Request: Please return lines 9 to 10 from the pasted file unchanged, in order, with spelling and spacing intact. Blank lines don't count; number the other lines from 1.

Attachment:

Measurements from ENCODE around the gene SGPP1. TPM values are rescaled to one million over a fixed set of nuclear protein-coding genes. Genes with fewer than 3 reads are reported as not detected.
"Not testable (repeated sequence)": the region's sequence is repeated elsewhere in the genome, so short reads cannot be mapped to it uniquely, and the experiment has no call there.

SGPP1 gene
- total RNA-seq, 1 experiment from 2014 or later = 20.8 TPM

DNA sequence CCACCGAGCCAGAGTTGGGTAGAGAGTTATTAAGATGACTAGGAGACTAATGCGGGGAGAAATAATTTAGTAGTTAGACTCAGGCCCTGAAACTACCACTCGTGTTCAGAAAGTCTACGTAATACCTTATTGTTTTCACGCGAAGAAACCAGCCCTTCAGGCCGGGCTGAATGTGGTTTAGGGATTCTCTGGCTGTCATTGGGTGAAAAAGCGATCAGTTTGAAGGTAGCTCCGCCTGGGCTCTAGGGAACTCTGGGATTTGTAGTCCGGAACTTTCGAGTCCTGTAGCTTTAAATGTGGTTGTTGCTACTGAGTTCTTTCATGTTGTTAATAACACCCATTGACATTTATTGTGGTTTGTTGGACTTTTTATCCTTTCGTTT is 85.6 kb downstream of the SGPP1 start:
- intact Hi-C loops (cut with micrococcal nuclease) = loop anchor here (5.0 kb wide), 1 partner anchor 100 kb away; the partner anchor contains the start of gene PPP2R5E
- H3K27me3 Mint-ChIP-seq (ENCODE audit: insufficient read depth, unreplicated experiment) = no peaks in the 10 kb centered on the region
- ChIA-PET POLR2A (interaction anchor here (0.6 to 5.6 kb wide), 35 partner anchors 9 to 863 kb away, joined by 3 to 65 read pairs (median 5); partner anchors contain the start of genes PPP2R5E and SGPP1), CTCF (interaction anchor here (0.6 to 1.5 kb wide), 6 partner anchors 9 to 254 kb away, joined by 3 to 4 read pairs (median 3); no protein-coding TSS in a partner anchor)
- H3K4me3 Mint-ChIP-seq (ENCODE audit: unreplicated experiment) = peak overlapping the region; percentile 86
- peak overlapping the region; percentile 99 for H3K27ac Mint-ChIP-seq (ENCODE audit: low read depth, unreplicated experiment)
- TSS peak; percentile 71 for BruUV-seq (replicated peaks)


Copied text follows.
- H3K4me3 Mint-ChIP-seq (ENCODE audit: unreplicated experiment) = peak overlapping the region; percentile 86
- peak overlapping the region; percentile 99 for H3K27ac Mint-ChIP-seq (ENCODE audit: low read depth, unreplicated experiment)